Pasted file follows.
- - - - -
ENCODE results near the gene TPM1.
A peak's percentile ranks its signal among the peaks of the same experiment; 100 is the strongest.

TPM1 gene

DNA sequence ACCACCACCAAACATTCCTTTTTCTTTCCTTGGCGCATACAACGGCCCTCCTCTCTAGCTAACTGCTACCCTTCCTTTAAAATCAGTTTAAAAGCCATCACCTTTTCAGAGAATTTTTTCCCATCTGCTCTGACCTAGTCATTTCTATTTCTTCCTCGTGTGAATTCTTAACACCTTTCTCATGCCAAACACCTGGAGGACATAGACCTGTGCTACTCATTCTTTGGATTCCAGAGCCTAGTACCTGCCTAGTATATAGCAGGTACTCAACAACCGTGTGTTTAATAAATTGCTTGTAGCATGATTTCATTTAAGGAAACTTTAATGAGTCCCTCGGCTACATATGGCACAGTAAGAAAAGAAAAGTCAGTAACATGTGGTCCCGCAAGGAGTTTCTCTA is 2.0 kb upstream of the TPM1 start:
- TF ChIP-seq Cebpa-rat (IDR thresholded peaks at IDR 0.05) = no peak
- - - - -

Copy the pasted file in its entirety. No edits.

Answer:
ENCODE results near the gene TPM1.
A peak's percentile ranks its signal among the peaks of the same experiment; 100 is the strongest.

TPM1 gene

DNA sequence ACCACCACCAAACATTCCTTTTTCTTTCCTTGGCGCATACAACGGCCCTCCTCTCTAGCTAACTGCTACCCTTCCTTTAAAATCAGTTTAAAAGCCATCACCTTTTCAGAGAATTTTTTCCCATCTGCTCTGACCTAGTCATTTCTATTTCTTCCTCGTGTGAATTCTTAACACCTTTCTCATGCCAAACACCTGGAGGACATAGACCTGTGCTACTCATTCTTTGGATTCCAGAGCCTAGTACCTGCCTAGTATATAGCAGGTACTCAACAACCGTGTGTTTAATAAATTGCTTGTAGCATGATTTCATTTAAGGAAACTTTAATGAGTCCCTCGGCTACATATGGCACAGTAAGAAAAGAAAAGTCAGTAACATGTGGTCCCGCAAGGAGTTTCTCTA is 2.0 kb upstream of the TPM1 start:
- TF ChIP-seq Cebpa-rat (IDR thresholded peaks at IDR 0.05) = no peak